Next up was The Stumbling Monk (1635 E. Olive Way). Located a couple of blocks off of Broadway, this a serious blink-and-you’ll-miss-it place. I ended up walking several blocks past the turn on Broadway, and then had to keep my eyes open for it once I back-tracked and found the right street. It has no sign and heavily frosted windows, so unless you know it’s there, odds are you won’t find it – but according to the friendly barman, that suits them fine. They have a steady local clientele who dig the laidback neighbourhood vibe of the place, as well as the impeccable beer list. After all, where else would you find a corner tavern with Duchesse De Bourgogne, Chimay White and Dupont Avec les Bons Voeux on tap, alongside some solid local micros? And I’m sure the the large, Belgian-heavy bottle list probably helps, as well as the remarkably reasonable prices. I spent an enjoyable couple of hours at the bar, and put back some of the aforementioned Duchesse along with an Imperial Stout and a Silk Lady Belgian-Style Ale from Dick’s Brewing of Centralia, Washington. All nice stuff.

And then I woke up this morning with what I originally thought to be a hangover, but what has proven to be something more nefarious. I managed to get out for a couple of hours at least, and I’m still not sure about whether or not I’ll head back out this evening. Whatever happens, watch this space for a summary in the next day or two. Bleh.

Mill Street Brewpub

For a city of its size and population, Toronto has an embarrassing dearth of brewpubs. In fact, up until a couple of weeks ago, we had exactly one of them: The Granite. It’s a great place, but since I’m a downtown snob who tends to get nosebleeds if I go too far north of Bloor Street, I don’t make it up there very often.

(C’est What is often referred to as a brewpub, but since their house beers are brewed off-site at Durham Brewing, they don’t meet the usually accepted definition of the word.)

So when word came down earlier this year that Mill Street Brewery would be relocating their main operations to a much larger brewery in the suburbs and turning their original Distillery District location into a brewpub, there was much rejoicing throughout the local beer scene.

After months of anticipation, the Mill Street Brewpub was finally opened in late October with surprisingly minimal fanfare. I made it down for my first visit earlier this week, and I can say with very little reservation that it was well worth the wait. My only disappointment was that Alan at A Good Beer Blog beat me to the reviewing punch even though he lives about 250 kms away. Plus he never lets me know when he’s going to be in town. Bastard.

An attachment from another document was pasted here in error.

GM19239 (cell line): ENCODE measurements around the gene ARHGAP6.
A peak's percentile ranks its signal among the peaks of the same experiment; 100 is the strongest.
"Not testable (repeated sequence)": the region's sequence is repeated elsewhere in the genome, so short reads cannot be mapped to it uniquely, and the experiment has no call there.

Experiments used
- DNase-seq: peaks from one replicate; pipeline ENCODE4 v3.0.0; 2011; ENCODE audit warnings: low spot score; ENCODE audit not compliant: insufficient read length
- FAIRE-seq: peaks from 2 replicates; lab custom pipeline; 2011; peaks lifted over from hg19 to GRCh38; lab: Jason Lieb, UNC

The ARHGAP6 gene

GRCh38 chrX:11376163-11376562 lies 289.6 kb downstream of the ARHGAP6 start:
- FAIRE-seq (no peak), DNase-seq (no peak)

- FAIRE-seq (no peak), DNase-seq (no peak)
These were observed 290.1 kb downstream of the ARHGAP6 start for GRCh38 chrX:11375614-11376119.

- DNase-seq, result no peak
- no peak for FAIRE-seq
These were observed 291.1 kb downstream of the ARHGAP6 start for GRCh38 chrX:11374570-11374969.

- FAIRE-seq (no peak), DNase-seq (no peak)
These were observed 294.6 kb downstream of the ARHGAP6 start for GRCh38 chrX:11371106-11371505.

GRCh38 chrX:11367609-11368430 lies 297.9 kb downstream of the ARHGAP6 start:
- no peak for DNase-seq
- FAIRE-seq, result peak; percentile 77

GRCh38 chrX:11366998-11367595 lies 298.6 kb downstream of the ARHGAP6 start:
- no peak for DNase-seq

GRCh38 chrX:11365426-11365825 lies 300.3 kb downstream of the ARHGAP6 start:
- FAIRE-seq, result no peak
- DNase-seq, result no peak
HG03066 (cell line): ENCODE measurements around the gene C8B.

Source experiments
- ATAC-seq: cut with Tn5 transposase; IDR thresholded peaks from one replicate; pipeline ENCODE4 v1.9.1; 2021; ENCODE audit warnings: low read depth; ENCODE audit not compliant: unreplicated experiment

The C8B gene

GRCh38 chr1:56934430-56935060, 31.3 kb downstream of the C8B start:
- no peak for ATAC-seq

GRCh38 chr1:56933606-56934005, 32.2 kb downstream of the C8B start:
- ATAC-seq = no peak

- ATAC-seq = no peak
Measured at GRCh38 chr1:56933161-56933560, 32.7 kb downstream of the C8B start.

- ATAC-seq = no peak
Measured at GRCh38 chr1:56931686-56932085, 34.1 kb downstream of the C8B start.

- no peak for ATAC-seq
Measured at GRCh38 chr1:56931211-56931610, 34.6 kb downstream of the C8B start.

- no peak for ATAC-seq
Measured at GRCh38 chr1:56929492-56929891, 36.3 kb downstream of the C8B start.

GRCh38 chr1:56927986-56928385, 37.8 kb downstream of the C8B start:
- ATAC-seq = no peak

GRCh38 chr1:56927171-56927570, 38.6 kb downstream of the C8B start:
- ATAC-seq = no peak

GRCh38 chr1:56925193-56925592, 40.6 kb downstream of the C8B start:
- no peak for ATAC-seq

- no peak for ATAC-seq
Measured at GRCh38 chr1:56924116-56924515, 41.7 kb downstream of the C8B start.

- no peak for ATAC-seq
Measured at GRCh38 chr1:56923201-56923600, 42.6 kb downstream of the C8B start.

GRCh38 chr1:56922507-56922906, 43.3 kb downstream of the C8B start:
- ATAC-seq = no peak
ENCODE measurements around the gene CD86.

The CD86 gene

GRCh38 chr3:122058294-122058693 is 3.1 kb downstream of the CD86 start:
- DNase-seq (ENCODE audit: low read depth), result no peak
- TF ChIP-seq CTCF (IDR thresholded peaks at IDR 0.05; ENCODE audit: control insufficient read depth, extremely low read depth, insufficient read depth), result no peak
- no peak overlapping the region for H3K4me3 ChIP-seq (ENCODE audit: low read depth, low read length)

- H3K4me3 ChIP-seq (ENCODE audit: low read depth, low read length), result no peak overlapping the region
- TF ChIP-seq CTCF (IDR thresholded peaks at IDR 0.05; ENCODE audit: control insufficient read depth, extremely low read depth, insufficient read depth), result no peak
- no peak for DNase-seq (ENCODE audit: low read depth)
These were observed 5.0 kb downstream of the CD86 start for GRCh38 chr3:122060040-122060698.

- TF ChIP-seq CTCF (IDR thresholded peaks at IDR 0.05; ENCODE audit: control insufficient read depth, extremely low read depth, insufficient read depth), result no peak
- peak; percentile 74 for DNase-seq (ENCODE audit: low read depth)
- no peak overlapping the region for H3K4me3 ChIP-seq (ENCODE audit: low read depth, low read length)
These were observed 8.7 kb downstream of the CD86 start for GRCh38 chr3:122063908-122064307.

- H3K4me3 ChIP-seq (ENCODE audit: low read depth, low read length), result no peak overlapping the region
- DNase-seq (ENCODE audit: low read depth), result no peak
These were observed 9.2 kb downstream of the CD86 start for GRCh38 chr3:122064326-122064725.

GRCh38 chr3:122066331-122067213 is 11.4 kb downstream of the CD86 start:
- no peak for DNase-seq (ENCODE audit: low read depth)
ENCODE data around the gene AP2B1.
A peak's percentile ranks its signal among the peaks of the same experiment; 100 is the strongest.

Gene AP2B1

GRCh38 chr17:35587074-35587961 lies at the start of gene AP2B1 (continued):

Anyway. Since it’s located in the Distillery District, the place has great atmosphere almost by default, but they’ve really gone above and beyond with the renovations that they’ve done over the past few months. Aside from the brewing tanks in the middle of the room, it’s almost unrecognisable from its time as a regular brewery, and it strikes the perfect balance between being spacious and cozy.

It pretty much goes without saying that the beer is excellent, but I’ll say it anyway: The beer is excellent. In addition to their core line-up of Tankhouse Ale, Organic Lager, Coffee Porter and Stock Ale, they’ve promoted their Oktoberfest, Wit and Helles Bock from seasonal to year-round status, revived their Cobblestone Stout which hadn’t been available for a couple of years, and added an IPA and an ESB to the roster. A Kriek is coming soon, as well as some one-offs/seasonals, and the bar will soon be outfitted with a hand-pump for some cask ale action. Oh, and they found a keg or two of their 2004 Barley Wine that they’re serving up as well.

Lots to choose from, but I was in the mood for some new stuff, so I went with the two that I hadn’t tried before. The ESB was excellent – fresh, earthy & fruity with an appealing graininess and a moderately dry, herbal finish. I was less enthralled with the IPA – it was pleasant enough, with a nice, well-balanced flavour, but when they’ve already got the hoppy pale ale bases covered with Tankhouse, this one almost seems like an afterthought.

As for the food side of things, since pubs tend to cater strongly to the carnivore set, the wife and I were expecting a lack of vegetarian options, and our expectations were pretty well met in that regard. There are only two completely veg options in the main courses – a veggie pizza and the ubiquitous roasted vegetable sandwich – although the appetizers and salads are a bit friendlier to the meat-avoiders. Since we also eat seafood, we had a few more options than if we were complete veg-heads.